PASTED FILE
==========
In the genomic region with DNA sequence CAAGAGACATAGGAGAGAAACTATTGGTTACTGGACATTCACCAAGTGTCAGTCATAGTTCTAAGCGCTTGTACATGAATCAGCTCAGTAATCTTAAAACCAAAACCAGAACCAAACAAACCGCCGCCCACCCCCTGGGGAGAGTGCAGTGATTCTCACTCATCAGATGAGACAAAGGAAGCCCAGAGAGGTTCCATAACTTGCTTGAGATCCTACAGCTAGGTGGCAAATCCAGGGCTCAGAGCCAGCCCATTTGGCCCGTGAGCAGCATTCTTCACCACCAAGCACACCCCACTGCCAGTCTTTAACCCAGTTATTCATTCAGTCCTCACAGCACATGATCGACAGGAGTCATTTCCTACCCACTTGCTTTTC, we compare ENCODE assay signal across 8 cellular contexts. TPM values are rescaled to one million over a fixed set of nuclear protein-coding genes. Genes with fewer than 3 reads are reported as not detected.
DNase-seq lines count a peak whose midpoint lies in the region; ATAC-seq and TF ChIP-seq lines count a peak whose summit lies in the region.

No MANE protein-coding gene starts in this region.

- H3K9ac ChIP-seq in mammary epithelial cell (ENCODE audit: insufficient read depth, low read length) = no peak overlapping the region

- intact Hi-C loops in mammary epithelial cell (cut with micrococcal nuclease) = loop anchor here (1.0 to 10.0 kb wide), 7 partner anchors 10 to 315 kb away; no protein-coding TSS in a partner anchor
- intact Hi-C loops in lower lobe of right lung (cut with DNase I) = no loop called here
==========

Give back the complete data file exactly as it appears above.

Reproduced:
In the genomic region with DNA sequence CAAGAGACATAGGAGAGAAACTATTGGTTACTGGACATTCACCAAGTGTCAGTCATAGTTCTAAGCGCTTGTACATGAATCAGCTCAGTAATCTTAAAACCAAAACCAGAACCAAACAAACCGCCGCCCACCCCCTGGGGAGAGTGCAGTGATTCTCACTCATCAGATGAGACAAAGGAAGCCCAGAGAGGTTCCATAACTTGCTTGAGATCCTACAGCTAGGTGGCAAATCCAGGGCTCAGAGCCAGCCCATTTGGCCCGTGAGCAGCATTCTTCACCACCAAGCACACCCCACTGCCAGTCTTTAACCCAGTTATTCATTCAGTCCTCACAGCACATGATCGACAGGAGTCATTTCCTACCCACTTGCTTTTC, we compare ENCODE assay signal across 8 cellular contexts. TPM values are rescaled to one million over a fixed set of nuclear protein-coding genes. Genes with fewer than 3 reads are reported as not detected.
DNase-seq lines count a peak whose midpoint lies in the region; ATAC-seq and TF ChIP-seq lines count a peak whose summit lies in the region.

No MANE protein-coding gene starts in this region.

- H3K9ac ChIP-seq in mammary epithelial cell (ENCODE audit: insufficient read depth, low read length) = no peak overlapping the region

- intact Hi-C loops in mammary epithelial cell (cut with micrococcal nuclease) = loop anchor here (1.0 to 10.0 kb wide), 7 partner anchors 10 to 315 kb away; no protein-coding TSS in a partner anchor
- intact Hi-C loops in lower lobe of right lung (cut with DNase I) = no loop called here